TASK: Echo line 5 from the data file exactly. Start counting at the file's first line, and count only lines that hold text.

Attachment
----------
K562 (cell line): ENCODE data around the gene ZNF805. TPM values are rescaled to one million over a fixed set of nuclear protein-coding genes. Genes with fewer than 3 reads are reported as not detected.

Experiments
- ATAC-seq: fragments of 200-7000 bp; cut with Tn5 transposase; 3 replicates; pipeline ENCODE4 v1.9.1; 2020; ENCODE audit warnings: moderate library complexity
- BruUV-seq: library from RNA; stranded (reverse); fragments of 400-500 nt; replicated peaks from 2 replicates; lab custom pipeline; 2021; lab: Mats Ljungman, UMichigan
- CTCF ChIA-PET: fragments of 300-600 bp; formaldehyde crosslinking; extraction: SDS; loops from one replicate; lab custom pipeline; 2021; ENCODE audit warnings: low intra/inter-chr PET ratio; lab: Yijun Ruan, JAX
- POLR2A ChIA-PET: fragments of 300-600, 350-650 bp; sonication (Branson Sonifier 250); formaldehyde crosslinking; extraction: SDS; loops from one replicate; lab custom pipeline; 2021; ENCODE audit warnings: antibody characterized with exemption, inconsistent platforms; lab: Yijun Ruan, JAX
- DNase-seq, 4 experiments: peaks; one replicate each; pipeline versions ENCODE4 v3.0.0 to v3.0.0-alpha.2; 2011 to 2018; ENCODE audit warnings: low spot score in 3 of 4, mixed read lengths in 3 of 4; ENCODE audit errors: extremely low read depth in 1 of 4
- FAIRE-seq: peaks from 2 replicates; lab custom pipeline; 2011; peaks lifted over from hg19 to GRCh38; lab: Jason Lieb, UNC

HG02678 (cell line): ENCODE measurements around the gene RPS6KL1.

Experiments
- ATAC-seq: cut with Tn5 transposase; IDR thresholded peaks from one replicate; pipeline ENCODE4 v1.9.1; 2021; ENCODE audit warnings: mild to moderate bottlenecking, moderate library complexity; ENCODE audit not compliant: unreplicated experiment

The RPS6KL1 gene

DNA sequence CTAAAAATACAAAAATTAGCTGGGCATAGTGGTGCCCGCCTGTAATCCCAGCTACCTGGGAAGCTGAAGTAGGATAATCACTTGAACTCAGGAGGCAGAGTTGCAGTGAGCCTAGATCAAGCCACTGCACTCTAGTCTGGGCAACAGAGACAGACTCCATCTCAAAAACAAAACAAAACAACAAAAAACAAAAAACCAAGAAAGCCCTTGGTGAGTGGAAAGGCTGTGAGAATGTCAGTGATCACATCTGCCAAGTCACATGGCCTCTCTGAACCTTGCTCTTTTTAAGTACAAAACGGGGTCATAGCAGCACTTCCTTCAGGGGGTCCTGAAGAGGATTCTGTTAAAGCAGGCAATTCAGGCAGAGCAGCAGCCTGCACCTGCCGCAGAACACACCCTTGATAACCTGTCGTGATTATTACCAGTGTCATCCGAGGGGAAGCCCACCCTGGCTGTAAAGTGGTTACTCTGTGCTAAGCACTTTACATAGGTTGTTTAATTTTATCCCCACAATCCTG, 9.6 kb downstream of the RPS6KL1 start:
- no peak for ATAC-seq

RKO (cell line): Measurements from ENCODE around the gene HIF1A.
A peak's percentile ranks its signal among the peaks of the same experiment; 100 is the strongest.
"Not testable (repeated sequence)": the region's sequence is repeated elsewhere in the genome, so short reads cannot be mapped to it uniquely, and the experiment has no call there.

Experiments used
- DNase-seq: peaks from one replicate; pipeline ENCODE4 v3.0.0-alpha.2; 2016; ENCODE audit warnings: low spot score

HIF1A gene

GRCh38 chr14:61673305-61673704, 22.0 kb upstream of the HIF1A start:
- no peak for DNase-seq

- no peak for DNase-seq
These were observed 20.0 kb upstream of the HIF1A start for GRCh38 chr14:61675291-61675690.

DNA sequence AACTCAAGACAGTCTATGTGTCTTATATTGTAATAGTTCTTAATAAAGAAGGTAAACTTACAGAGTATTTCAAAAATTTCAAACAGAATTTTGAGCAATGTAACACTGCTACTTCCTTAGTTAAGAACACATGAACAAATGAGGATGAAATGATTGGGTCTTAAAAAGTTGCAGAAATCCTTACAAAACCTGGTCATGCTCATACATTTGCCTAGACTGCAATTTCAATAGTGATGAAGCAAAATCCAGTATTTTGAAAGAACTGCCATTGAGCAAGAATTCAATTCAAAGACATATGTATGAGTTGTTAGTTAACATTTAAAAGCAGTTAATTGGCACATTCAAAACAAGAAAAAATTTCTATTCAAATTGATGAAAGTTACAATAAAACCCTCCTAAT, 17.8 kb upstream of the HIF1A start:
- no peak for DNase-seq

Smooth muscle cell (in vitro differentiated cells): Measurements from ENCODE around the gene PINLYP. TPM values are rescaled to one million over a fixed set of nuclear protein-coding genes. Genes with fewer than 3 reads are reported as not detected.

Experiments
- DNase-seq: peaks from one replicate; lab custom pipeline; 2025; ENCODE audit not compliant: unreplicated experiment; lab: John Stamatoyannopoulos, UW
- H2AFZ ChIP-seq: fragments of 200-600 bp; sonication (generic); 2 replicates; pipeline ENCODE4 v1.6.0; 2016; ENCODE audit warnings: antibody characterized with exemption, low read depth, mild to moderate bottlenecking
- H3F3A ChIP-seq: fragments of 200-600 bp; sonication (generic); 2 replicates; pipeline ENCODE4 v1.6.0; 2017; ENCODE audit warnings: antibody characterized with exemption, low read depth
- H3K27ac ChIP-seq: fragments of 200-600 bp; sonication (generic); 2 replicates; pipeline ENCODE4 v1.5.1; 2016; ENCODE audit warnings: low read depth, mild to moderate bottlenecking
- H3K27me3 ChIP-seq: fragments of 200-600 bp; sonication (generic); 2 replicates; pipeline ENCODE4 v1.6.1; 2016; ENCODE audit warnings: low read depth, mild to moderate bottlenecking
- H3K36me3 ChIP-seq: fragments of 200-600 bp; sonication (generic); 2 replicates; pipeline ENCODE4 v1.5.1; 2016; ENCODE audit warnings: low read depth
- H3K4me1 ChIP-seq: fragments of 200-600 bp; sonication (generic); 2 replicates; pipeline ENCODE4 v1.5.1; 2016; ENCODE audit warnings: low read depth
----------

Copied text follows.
- CTCF ChIA-PET: fragments of 300-600 bp; formaldehyde crosslinking; extraction: SDS; loops from one replicate; lab custom pipeline; 2021; ENCODE audit warnings: low intra/inter-chr PET ratio; lab: Yijun Ruan, JAX